EMPOWER TANZANIA

Working in Partnership with the People of Rural Tanzania

Ames, IA   |  www.empowertz.org

Mission

Empower Tanzania's mission is to work in partnership with Tanzanians to sustainably improve quality of life in rural areas.

Ruling year info

2009

Director of Development

Philip Latessa

Executive Director

Todd Byerly

Main address

PO BOX 1121

Ames, IA 50014 USA

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EIN

26-3174768

NTEE code info

International Relief (Q33)

IRS filing requirement

This organization is required to file an IRS Form 990 or 990-EZ.

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Communication

Programs and results

What we aim to solve

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Our programs

SOURCE: Self-reported by organization

What are the organization's current programs, how do they measure success, and who do the programs serve?

Palliative Care Program

Trained a network of over 200 nurses and community health workers to provide end-of-life care and support to victims of HIV/AIDS.

Population(s) Served

The Nanny Project introduces farmers to integrated farming techniques and animal husbandry by raising dairy goats. Over the life of the project, 100+ farmer-entrepreneurs have learned to keep the goats, market the milk and value added products from the goats, and expand the farms to include organic gardening, rainwater harvesting, biogas for cooking, and a variety of other animals. Each new farmer passes back one animal to pay the cost of training, and passes forward one animal to help a new farmer begin.

Population(s) Served

Both of these programs serve the most vulnerable children and adolescents in Same District, Tanzania. By offering a school uniform, proper nutrition, tutoring, and life skills, Empower Tanzania staff is changing the lives of more than 100 students.

Population(s) Served

Empower Tanzania supports projects to rehabilitate broken wells and to dig new ones improving health, keeping kids in school and women in the workforce, and enabling increasing amounts of agriculture. Diseases from unsafe water and lack of basic sanitation kill more people every year than all forms of violence, including war. Children are especially vulnerable, as their bodies aren’t strong enough to fight diarrhea, dysentery, and other illnesses. With this foundation of information, our staff and volunteers held a weeklong training seminar to educate well mechanics throughout the Same District in best practices. With this training in hand, we have worked with local drilling companies to complete complicated well rehabilitations, implemented far-reaching distribution systems, and made use of the latest available technology, solar panels, and community engagement. In the last three years alone, tens of thousands have accessed clean water because of our efforts the communities of Hedaru, Katahe, Njiro, Pangaro, and Nadaruru.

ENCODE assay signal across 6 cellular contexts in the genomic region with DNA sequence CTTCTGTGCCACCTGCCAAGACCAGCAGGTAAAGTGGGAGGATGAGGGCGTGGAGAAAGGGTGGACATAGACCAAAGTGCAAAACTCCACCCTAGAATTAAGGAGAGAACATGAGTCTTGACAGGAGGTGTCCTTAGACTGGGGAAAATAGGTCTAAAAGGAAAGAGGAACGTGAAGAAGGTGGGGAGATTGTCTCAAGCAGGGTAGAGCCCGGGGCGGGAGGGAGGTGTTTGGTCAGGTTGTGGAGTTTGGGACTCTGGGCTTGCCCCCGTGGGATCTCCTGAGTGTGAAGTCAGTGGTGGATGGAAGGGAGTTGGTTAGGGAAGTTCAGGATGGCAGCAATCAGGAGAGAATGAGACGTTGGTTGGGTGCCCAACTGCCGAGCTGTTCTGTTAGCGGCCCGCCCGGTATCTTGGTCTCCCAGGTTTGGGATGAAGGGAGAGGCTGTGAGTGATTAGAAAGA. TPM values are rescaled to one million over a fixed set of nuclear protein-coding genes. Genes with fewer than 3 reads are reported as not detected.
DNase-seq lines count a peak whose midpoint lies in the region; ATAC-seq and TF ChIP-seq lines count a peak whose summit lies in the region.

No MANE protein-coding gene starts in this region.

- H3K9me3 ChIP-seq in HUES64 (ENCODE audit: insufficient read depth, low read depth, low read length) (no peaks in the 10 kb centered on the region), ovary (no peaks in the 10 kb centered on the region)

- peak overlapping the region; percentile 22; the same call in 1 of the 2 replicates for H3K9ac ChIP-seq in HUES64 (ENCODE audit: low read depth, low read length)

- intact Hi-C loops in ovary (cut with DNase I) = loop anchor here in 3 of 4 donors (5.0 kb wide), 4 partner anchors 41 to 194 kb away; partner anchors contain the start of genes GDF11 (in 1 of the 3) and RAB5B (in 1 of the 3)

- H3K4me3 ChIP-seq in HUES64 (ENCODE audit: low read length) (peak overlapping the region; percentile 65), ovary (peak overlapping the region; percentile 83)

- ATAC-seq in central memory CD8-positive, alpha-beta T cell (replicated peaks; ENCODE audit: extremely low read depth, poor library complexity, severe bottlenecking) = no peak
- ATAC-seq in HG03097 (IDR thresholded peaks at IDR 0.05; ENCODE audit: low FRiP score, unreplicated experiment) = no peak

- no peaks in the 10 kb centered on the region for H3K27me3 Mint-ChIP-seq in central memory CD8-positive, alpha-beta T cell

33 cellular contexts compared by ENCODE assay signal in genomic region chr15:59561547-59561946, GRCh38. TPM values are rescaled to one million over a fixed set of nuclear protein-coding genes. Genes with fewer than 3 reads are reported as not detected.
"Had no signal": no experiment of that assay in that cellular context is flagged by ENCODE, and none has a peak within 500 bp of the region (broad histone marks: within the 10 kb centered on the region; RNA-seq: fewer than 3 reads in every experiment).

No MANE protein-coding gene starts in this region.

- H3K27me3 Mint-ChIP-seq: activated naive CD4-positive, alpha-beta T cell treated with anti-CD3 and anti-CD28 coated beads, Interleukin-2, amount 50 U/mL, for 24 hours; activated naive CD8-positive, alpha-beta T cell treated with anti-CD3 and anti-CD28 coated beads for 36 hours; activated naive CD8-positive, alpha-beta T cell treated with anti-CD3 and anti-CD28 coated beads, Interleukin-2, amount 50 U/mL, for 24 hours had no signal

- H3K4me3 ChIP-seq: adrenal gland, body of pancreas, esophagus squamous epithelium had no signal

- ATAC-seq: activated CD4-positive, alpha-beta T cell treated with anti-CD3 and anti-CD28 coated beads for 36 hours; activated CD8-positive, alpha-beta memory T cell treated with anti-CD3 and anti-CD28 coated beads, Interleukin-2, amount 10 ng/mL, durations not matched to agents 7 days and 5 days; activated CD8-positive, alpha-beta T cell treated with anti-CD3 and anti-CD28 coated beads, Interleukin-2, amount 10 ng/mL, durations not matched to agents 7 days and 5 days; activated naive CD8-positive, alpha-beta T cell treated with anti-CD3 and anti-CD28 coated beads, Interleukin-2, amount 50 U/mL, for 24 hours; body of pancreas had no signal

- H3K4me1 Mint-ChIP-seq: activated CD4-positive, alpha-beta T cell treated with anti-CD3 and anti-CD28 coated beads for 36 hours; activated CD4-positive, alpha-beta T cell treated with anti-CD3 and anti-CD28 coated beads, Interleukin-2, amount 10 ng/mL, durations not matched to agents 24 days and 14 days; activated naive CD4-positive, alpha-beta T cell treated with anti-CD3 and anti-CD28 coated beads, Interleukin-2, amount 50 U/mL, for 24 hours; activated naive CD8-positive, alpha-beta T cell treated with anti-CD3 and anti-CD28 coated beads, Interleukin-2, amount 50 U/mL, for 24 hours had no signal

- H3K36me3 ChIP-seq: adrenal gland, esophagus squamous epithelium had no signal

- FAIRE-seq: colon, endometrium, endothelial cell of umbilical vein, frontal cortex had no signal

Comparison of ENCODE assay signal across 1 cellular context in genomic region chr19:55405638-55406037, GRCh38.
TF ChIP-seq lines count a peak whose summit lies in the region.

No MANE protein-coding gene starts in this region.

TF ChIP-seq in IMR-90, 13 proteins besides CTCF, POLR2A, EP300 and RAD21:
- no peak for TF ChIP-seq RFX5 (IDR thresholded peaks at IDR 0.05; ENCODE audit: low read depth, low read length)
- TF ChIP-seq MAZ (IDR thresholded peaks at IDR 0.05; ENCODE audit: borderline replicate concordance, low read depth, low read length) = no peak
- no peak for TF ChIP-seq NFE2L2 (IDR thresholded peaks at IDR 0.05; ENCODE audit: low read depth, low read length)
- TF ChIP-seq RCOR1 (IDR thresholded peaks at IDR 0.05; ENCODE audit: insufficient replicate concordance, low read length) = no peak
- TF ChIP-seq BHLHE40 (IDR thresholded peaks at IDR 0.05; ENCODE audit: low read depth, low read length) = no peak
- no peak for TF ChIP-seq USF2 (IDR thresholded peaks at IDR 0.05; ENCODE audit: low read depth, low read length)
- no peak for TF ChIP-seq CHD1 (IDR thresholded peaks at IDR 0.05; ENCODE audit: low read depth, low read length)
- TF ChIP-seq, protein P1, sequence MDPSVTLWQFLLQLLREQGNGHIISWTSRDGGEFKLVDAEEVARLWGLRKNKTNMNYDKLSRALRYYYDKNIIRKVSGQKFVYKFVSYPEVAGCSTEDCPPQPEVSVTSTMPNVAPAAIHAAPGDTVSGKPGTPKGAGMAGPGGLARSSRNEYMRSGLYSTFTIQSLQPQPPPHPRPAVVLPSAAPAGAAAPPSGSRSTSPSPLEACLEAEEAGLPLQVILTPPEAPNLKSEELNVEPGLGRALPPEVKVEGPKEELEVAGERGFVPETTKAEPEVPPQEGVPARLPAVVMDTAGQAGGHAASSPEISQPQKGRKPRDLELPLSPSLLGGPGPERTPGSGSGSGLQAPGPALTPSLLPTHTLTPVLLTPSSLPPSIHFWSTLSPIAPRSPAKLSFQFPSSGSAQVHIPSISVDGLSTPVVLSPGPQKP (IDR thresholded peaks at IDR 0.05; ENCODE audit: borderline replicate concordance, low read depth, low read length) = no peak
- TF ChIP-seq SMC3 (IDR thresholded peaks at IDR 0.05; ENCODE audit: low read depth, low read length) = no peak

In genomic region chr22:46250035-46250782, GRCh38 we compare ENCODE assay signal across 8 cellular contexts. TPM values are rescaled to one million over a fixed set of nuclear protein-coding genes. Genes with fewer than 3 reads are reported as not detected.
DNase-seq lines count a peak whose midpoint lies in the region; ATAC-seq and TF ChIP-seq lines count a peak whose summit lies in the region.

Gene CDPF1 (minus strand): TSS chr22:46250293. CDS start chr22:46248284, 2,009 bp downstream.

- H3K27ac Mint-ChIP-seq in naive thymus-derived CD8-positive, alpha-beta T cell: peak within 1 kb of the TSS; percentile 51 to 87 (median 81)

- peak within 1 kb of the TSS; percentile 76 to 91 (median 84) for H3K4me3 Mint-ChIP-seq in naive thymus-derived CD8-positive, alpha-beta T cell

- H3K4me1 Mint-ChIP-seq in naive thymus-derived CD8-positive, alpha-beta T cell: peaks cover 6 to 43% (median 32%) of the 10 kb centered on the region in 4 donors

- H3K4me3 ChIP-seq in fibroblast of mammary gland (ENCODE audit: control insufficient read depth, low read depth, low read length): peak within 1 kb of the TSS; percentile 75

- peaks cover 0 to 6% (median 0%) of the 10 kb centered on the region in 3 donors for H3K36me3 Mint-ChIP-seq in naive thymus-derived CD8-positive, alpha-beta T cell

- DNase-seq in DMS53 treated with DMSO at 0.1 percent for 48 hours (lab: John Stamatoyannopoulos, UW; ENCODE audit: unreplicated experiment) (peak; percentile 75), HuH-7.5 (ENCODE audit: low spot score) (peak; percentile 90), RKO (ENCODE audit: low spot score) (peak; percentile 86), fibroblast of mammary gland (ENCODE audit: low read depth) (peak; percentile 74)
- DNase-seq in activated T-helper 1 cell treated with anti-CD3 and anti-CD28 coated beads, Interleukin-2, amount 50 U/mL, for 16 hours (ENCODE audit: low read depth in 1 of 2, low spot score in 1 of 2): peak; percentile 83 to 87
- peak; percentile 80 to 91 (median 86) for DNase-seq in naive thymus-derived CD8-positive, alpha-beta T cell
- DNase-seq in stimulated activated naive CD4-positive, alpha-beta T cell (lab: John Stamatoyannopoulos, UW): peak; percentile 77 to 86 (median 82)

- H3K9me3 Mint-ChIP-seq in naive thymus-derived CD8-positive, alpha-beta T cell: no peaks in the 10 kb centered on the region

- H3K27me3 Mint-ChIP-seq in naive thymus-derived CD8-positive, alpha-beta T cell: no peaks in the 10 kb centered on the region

Population(s) Served

The Gender-Based Violence Program was developed to respond to the high levels of domestic violence in Tanzania. The program was designed to be culturally appropriate with the assistance of local counselors and women who choose to call themselves “survivors” rather than “victims.” The program has established 10 support groups each serving 10 women. The 100 survivors in the program receive twice-monthly group counseling and have embarked on economic strengthening projects that will generate income, autonomy, and dignity. Improvement in depression and anxiety is being measured by instruments developed by psychologists and statisticians. The women in this program are now called “entrepreneurs” and have each been trained in solid business practices and are involved in the production and distribution of items such as batik fabric and reusable menstrual pads. What was once a program of survival is now one of complete empowerment and economic opportunity!